11-12-18 Weekly Market Update

The very big picture:

In the “decades” timeframe, the current Secular Bull Market could turn out to be among the shorter Secular Bull markets on record.  This is because of the long-term valuation of the market which, after nine years, has reached the upper end of its normal range.

The long-term valuation of the market is commonly measured by the Cyclically Adjusted Price to Earnings ratio, or “CAPE”, which smooths out shorter-term earnings swings in order to get a longer-term assessment of market valuation.  A CAPE level of 30 is considered to be the upper end of the normal range, and the level at which further PE-ratio expansion comes to a halt (meaning that increases in market prices only occur in a general response to earnings increases, instead of rising “just because”).

Of course, a “mania” could come along and drive prices higher – much higher, even – and for some years to come.  Manias occur when valuation no longer seems to matter, and caution is thrown completely to the wind as buyers rush in to buy first and ask questions later.  Two manias in the last century – the 1920’s “Roaring Twenties” and the 1990’s “Tech Bubble” – show that the sky is the limit when common sense is overcome by a blind desire to buy.  But, of course, the piper must be paid and the following decade or two are spent in Secular Bear Markets, giving most or all of the mania gains back.




See Fig. 1 for the 100-year view of Secular Bulls and Bears.  The CAPE is now at 31.27, up from the prior week’s 30.71, and exceeds the level reached at the pre-crash high in October, 2007.  This value is in the lower end of the “mania” range.  Since 1881, the average annual return for all ten year periods that began with a CAPE around this level have been in the 0% – 3%/yr. range.  (see Fig. 2).




In the big picture:

The “big picture” is the months-to-years timeframe – the timeframe in which Cyclical Bulls and Bears operate.  The U.S. Bull-Bear Indicator (see Fig. 3) is in Cyclical Bull territory at 58.35, up from the prior week’s 57.79.




In the intermediate and Shorter-term picture:

The Shorter-term (weeks to months) Indicator (see Fig. 4) turned positive on October 16th.  The indicator ended the week at 19, up sharply from the prior week’s 10.  Separately, the Intermediate-term Quarterly Trend Indicator – based on domestic and international stock trend status at the start of each quarter – was positive entering October, indicating positive prospects for equities in the fourth quarter of 2018.




Timeframe summary:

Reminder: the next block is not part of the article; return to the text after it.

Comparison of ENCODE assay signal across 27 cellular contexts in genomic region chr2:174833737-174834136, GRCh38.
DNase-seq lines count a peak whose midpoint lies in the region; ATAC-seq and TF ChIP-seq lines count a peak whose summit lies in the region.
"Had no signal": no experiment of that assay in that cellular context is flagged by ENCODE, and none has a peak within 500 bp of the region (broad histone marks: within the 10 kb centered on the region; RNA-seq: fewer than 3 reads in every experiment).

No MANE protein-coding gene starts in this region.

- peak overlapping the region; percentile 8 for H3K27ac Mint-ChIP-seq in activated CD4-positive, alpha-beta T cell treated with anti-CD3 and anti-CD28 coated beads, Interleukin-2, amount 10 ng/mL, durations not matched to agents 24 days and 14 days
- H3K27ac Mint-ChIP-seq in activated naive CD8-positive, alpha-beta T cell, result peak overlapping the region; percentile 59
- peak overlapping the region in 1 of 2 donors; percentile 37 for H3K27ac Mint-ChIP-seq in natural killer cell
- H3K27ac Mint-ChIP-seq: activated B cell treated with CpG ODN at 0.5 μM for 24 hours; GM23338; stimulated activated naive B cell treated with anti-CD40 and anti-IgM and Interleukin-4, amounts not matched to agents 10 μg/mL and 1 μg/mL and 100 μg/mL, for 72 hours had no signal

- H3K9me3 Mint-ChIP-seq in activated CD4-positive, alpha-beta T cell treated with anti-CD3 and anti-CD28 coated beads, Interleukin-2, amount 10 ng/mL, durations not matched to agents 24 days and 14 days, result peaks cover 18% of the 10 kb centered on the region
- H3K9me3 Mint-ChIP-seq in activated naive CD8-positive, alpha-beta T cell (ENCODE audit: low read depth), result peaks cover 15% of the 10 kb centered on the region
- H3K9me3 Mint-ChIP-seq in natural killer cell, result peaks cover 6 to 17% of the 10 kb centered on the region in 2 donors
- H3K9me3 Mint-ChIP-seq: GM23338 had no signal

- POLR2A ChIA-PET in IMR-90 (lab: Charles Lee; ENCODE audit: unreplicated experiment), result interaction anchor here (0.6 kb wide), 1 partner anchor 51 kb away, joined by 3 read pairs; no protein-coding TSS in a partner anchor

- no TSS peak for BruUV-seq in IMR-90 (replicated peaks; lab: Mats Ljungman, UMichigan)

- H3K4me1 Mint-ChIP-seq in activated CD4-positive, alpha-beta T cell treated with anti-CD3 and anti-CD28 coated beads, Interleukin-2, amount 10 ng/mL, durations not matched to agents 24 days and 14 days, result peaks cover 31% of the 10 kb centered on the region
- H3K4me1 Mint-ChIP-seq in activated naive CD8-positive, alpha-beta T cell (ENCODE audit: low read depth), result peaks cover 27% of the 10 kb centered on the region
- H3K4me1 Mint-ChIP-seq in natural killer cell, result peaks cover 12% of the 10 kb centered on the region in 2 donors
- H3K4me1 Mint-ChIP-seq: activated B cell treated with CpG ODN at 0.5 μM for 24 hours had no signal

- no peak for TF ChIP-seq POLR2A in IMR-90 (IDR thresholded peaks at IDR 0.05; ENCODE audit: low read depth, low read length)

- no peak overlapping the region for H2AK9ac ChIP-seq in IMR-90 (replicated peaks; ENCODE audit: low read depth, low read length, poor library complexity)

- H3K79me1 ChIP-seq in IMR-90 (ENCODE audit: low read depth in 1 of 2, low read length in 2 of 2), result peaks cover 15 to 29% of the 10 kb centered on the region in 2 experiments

In the Secular (years to decades) timeframe (Figs. 1 & 2), the long-term valuation of the market is simply too high to sustain rip-roaring multi-year returns – but the market has entered the low end of the “mania” range, and all bets are off in a mania.  The only thing certain in a mania is that it will end badly…someday.  The Bull-Bear Indicator (months to years) is positive (Fig. 3), indicating a potential uptrend in the longer timeframe.  In the intermediate timeframe, the Quarterly Trend Indicator (months to quarters) is positive for Q4, and the shorter (weeks to months) timeframe (Fig. 4) is positive.  Therefore, with three indicators positive and none negative, the U.S. equity markets are rated as Positive.


In the markets:


U.S. Markets:  U.S. stocks ended the week higher but gave back a portion of their gains on Friday.  Large cap indexes outperformed both the technology-heavy NASDAQ Composite index and smaller-cap benchmarks.  The Dow Jones Industrial Average surged 718 points or 2.8% to end the week at 25,989.  The NASDAQ Composite rose 0.7% closing at 7,406.  By market cap, the large cap S&P 500 rose 2.1%, while the S&P 400 midcap index added 1.1%, and the struggling small cap Russell 2000 managed just a 0.1% gain.  The Russell 2000 is on the verge of what traders call a “death cross”, which occurs when the shorter-term 50-day moving average crosses beneath the longer-term 200-day moving average.


International Markets:  Canada’s TSX followed last week’s gain with another one of 1.0%, while across the Atlantic the United Kingdom’s FTSE rose 0.2%.  On Europe’s mainland, both Germany’s DAX and France’s CAC 40 added 0.1%.  Italy’s Milan FTSE retreated -0.7%.  In Asia, China’s Shanghai Composite retraced almost all of last week’s gain falling -2.9%.  Japan’s Nikkei ended up just 0.03%.  As grouped by Morgan Stanley Capital International, developed markets rose 0.1%, while emerging markets stumbled -2.5%.


Commodities:  Precious metals lost their luster as financial markets finished the week higher.  Gold fell 2%, or ‑$24.70, to close at $1208.60 an ounce.  Silver plunged over 4%, closing at $14.14 an ounce.  Oil had its fifth consecutive negative weekly close giving up -4.7%, and Friday marked the 10th consecutive days of falling prices – a dubious accomplishment not seen since 1984.  West Texas Intermediate crude oil finished the week at $60.19 per barrel.  Copper, seen by some analysts as an indicator of global economic health due to its variety of uses, had its fourth down week out of the last five, finishing the week down -1.9%.